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Popular in Food

How to Pickle Radishes

Stir together a quick, sweet-and-tangy pickling mixture to flavor sliced radishes. These rosy-hue refrigerator pickles make a refreshing condiment in minutes -- no canning required.

Shopping for Radishes:

Radishes are the root of a plant that belongs to the mustard family. They vary in size, shape, and color, as well as degree of spiciness, depending on the variety. Any radish will work for pickling. Although radishes can be grown year-round, they tend to be sweeter in the winter and spring, and more bitter or peppery during the dry summer months.

Step 1: Cleaning and slicing

Wash 8 ounces radishes and trim the root ends just before using. With a paring knife or with the slicing blade of a food processor, slice the radishes as thinly as possible. You should have 2 cups sliced radishes. Slice 1 small onion into thin wedges, and use your hands to separate the layers of each wedge into pieces. Place the radish slices and onion pieces in a large bowl or crock.

Tip: Radishes can be refrigerated for up to 5 days after purchasing. Before refrigerating, remove and discard the leaves and transfer the radishes to a storage bag or container.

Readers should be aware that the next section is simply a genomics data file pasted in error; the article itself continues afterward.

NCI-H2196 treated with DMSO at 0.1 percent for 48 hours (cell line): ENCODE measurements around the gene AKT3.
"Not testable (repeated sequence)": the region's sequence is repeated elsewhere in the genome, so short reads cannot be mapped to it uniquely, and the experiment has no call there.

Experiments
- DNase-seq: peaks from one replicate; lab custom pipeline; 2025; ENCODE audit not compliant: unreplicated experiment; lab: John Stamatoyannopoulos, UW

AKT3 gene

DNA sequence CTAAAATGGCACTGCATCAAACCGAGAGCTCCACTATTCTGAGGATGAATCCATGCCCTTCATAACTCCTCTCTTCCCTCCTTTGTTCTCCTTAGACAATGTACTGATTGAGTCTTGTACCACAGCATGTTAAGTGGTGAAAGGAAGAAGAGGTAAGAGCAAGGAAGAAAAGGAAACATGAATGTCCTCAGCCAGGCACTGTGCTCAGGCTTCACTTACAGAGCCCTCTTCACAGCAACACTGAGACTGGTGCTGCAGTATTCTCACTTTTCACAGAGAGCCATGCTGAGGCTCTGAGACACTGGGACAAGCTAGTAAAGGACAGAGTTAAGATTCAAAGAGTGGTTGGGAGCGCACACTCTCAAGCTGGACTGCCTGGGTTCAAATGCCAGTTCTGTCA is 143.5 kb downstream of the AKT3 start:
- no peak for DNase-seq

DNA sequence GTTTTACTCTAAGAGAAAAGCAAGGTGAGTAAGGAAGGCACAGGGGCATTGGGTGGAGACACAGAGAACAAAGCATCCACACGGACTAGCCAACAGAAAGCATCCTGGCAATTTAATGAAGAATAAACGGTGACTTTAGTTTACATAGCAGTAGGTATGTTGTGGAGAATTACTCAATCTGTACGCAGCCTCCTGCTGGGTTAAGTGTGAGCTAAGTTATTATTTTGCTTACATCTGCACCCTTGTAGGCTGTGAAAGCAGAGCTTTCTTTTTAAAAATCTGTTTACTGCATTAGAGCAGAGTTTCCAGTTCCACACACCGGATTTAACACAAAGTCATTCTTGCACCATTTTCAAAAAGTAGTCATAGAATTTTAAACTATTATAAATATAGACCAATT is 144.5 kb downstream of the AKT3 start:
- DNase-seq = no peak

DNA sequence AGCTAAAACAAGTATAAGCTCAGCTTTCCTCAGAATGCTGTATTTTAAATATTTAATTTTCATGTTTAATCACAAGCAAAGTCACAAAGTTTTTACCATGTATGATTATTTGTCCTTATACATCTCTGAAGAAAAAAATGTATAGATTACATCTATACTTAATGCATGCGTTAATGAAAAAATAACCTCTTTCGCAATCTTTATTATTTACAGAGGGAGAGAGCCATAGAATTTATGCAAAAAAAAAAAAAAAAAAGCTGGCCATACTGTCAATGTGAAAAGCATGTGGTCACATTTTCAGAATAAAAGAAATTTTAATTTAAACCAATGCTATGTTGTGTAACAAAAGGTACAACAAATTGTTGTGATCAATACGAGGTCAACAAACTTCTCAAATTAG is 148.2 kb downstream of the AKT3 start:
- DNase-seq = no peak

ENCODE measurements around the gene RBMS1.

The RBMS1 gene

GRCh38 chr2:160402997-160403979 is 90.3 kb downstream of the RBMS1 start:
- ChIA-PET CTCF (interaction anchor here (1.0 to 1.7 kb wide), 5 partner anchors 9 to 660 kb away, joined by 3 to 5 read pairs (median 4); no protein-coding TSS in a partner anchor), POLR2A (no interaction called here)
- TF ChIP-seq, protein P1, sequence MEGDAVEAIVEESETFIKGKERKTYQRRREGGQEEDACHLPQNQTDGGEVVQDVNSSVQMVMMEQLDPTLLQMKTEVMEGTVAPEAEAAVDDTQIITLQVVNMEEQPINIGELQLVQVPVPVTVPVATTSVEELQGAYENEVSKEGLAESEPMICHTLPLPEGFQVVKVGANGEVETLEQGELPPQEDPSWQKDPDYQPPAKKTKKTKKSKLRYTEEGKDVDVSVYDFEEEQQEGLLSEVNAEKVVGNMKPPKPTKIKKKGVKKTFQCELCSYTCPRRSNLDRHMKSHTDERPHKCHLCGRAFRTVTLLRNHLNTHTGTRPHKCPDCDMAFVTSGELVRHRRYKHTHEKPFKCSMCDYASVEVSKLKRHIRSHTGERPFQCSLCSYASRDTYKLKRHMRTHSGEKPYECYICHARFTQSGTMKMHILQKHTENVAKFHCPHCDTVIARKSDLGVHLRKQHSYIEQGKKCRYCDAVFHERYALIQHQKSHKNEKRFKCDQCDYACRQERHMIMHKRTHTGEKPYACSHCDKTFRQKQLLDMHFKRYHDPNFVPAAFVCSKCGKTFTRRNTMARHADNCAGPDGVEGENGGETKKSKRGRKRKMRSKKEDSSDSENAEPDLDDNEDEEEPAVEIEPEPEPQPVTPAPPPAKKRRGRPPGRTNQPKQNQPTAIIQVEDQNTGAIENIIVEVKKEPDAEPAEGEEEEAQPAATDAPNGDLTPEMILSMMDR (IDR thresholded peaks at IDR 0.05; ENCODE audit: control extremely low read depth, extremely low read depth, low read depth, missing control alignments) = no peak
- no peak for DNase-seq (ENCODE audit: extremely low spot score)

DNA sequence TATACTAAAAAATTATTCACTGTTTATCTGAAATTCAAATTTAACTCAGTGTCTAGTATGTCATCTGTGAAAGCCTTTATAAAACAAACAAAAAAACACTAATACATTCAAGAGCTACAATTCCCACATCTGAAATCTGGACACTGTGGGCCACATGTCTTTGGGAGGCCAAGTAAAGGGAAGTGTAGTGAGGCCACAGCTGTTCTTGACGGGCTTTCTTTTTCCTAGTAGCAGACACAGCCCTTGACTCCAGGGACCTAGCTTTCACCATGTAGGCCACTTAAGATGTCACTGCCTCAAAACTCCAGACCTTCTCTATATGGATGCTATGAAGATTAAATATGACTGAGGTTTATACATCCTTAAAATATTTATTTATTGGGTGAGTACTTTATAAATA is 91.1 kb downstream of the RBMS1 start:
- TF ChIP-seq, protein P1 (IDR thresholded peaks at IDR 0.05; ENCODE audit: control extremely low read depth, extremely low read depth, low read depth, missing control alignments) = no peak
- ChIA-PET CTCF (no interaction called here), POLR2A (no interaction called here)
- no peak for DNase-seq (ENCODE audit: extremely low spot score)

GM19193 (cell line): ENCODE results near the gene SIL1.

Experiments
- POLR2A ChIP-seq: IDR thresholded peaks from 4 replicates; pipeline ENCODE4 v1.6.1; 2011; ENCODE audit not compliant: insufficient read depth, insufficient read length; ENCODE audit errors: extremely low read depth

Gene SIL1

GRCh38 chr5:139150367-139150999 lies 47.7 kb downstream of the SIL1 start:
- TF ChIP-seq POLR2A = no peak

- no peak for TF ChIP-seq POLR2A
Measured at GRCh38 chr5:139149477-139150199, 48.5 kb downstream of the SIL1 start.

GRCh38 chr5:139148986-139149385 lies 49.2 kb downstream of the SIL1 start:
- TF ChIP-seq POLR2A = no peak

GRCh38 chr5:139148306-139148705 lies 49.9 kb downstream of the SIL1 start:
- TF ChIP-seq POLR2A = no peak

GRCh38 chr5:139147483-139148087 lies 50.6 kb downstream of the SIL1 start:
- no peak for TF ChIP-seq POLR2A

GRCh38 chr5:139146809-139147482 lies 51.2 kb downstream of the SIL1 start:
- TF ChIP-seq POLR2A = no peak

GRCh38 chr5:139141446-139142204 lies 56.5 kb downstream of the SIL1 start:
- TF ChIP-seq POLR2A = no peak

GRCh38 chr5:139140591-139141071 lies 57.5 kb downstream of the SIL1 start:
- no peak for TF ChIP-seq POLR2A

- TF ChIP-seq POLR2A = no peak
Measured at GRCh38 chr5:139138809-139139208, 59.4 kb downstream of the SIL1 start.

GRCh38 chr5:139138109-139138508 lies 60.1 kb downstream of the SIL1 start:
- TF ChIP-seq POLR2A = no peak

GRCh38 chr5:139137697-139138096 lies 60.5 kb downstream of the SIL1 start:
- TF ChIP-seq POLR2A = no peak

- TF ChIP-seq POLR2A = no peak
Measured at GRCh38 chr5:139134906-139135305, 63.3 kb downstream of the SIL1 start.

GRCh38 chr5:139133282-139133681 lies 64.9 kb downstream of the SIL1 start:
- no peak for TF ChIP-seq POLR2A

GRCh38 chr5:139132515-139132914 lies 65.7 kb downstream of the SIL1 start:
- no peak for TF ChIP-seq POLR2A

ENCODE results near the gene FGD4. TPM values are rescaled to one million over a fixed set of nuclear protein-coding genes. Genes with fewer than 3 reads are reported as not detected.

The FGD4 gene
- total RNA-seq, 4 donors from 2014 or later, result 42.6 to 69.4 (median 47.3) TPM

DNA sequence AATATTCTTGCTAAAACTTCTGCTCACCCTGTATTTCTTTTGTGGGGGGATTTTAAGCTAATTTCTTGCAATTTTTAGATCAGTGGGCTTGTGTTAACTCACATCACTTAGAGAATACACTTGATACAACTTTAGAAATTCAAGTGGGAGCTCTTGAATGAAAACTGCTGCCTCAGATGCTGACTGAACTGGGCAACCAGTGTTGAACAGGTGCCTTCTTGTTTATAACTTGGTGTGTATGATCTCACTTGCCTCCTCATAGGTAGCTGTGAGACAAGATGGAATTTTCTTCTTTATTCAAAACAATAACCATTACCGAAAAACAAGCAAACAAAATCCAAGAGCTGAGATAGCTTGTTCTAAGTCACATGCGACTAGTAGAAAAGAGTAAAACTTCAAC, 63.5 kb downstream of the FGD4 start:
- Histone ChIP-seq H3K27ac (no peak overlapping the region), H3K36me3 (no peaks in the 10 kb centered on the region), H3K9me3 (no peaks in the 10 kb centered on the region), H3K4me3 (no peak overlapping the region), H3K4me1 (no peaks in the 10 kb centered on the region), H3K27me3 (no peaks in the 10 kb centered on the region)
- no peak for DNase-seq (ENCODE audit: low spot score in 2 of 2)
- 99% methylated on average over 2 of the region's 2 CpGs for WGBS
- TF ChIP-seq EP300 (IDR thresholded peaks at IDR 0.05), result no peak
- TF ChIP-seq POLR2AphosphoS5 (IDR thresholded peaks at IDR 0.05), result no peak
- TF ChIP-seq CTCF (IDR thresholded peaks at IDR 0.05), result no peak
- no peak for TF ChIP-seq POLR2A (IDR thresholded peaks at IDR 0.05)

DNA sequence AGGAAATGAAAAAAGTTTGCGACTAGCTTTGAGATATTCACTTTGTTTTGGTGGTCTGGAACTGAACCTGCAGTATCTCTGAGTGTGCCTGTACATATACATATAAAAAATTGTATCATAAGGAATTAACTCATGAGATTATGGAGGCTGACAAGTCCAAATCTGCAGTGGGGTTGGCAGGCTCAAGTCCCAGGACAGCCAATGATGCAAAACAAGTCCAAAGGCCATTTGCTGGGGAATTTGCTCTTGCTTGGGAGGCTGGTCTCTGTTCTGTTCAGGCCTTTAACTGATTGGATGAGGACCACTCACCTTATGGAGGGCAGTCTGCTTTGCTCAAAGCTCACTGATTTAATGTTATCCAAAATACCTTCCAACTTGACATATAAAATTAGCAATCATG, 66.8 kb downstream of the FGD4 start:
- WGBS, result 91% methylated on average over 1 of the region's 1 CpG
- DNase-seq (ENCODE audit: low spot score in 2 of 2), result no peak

Step 2: Making the pickling marinade

In another bowl stir together 1/2 cup white vinegar, 1/2 cup sugar, and 1-1/2 teaspoons salt until sugar is dissolved. Pour vinegar mixture over radishes and onions. If desired, add 6 heads fresh dill weed and/or 1 tablespoon whole pink or black peppercorns. Cover and refrigerate for at least 8 hours or overnight before serving and use within 3 days. When opening the container after refrigerating, the radish mixture will have a pungent aroma. You will end up with about 2 cups of the pickled radish mixture.

Tip: Over time the radish mixture may lose some of its vibrant color, but the flavor will deepen and the radishes will remain crunchy. The color of the pickled mixture may also vary depending on the variety and age of the radishes.

Step 3: Using the pickled radishes

Serve these pickled veggies in place of dill pickles on burgers or brats, on a relish tray or appetizer platter, or as a snack along with crackers and cheese. They also make an ideal gift when packaged in a canning jar.

Trend Spotting with BHG: Pickled Foods

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